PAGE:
The company supplies about 22% of the US domestic meat market, importing more product from Argentina than any other company, is the largest poultry producer in Thailand. All the eggs used in US McDonald's restaurants pass through Cargill's plants, it is the only US producer of Alberger process salt, used in the fast-food and prepared food industries. Cargill remains a family-owned business; as a result, most of its growth has been due to reinvestment of the company's own earnings rather than public financing. Gregory R. Page succeeded former CEO Warren Staley in mid-2007, as Staley reached Cargill's mandatory retirement age of 65, was CEO and chairman until 2013, when he in turn was succeeded by Dave MacLennan. Cargill was founded in 1865 by William W. Cargill when he bought a grain flat house in Conover, Iowa. A year William was joined by his brother Sam, forming W. W. Cargill and Brother. Together, they opened a lumberyard. In 1875, Cargill moved to La Crosse and their brother James joined the business.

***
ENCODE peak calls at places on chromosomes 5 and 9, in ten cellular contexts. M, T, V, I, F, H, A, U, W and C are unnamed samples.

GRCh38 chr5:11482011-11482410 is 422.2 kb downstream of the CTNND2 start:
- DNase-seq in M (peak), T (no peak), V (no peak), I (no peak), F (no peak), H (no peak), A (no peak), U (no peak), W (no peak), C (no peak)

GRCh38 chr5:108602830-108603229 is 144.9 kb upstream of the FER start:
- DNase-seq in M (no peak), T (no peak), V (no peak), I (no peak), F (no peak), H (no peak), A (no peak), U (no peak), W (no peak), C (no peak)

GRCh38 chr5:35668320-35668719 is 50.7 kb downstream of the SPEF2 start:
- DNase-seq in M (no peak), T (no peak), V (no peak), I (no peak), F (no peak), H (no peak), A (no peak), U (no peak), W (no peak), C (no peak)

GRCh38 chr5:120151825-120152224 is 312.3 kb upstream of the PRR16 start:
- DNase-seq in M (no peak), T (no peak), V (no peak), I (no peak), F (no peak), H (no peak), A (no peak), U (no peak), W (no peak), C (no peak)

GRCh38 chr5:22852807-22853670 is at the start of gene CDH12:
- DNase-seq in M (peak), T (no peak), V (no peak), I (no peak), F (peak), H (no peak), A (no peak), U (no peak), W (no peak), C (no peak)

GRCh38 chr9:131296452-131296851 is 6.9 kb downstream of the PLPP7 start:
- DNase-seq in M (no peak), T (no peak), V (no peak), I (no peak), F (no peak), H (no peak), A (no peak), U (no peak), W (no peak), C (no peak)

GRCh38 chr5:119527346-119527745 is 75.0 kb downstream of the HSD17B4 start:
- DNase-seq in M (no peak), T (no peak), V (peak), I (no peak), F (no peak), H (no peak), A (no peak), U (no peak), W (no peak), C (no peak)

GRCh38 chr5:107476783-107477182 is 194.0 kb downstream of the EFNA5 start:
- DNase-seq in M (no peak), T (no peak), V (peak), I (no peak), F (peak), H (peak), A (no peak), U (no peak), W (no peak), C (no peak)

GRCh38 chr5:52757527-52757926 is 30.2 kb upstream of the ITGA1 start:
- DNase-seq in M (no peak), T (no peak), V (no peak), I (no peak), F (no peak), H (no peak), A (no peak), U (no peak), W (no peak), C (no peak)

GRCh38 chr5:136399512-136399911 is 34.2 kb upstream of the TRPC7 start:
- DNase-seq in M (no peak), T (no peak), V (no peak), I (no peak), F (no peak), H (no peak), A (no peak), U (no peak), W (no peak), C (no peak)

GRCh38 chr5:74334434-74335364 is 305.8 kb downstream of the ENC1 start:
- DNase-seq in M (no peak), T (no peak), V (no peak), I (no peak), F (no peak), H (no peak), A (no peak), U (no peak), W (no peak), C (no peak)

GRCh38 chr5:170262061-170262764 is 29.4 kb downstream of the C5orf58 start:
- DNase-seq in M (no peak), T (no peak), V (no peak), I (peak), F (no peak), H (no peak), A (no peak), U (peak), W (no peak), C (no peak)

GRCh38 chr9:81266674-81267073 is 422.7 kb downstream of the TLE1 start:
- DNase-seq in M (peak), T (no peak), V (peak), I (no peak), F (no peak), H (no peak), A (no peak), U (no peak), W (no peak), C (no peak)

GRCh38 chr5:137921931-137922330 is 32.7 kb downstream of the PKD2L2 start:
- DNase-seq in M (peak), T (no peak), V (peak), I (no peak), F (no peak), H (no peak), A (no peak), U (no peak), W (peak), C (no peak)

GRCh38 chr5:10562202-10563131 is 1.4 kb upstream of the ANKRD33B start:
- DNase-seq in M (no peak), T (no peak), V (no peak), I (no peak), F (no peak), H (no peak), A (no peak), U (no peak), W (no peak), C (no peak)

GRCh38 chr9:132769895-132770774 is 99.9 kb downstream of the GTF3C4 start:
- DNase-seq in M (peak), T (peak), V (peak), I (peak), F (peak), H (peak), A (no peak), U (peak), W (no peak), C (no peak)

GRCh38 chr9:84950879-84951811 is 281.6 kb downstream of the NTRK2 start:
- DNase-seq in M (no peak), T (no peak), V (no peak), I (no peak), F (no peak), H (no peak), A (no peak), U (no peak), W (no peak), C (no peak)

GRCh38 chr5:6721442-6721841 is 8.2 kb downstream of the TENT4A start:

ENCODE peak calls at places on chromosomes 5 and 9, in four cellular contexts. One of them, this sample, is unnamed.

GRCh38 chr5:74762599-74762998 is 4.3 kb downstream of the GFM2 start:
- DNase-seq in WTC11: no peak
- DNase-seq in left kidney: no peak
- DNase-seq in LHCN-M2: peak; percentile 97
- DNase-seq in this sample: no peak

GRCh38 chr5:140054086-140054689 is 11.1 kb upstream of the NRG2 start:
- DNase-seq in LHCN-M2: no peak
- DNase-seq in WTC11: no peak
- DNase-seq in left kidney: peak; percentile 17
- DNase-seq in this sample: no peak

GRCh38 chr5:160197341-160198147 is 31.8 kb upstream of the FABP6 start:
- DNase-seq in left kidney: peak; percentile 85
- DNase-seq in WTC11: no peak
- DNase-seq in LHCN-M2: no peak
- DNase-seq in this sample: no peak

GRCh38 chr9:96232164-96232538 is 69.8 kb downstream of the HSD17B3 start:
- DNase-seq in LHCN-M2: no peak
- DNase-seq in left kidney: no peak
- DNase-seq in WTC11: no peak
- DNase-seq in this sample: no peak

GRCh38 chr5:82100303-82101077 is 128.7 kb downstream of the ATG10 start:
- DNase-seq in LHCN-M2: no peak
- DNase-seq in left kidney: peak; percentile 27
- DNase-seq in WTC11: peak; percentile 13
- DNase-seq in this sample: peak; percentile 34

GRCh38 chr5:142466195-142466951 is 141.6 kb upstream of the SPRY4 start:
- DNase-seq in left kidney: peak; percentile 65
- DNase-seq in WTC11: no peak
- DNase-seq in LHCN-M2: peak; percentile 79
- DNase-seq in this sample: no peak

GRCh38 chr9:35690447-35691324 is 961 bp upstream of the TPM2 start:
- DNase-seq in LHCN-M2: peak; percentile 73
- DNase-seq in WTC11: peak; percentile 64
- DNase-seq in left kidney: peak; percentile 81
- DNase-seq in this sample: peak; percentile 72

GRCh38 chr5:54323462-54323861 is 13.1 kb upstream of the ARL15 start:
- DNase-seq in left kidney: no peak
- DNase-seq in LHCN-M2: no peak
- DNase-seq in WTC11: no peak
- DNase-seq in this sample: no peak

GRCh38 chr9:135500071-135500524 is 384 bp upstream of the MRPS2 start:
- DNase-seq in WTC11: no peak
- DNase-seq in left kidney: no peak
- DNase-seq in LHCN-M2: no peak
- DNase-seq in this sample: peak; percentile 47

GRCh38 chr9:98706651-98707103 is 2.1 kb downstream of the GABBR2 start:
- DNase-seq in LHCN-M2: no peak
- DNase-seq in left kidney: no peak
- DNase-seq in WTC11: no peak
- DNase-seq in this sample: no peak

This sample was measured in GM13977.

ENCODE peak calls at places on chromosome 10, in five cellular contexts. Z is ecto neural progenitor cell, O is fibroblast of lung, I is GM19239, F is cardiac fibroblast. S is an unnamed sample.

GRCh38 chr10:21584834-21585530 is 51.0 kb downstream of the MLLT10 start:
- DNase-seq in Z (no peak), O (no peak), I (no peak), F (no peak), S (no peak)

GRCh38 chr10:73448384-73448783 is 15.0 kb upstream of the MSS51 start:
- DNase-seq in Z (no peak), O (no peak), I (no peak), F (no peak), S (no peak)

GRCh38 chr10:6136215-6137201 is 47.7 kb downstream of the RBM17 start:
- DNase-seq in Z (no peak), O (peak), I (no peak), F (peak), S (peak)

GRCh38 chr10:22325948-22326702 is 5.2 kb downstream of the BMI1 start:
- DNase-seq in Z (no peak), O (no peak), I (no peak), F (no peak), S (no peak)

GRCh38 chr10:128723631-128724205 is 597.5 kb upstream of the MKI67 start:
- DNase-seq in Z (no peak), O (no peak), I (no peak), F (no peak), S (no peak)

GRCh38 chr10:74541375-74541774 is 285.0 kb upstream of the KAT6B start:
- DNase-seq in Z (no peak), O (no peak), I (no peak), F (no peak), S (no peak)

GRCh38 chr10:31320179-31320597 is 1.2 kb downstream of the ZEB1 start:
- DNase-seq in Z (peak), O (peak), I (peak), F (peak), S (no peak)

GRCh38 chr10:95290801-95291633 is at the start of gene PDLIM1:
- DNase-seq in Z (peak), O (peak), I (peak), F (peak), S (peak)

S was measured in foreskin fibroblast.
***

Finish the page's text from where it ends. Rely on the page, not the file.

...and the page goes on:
La Crosse was strategically located on the Mississippi near the junctions of the La Crosse River and Southern Minnesota divisions of the Chicago, Milwaukee and St. Paul Railroad. Sam Cargill left La Crosse in 1887 to manage the office in Minneapolis, an important emerging grain center. Three years the Minneapolis operation incorporated as Cargill Elevator Co.. In 1898, John H. MacMillan, Sr. and his brother, began working for W. W. Cargill. MacMillan married William Cargill's eldest daughter, Edna. Upon Sam Cargill's death in 1903, William Cargill became the sole owner of the La Crosse office. John MacMillan was named general manager of Cargill Elevator Company and moved his family to Minneapolis. William Cargill died in 1909. MacMillan worked to resolve the credit issues and to force his brother-in-law William S. Cargill out of the company; the current owners are descended from John MacMillan's two sons, John H. MacMillan, Jr. and Cargill MacMillan, Sr. and his youngest brother-in-law, Austen S. Cargill I.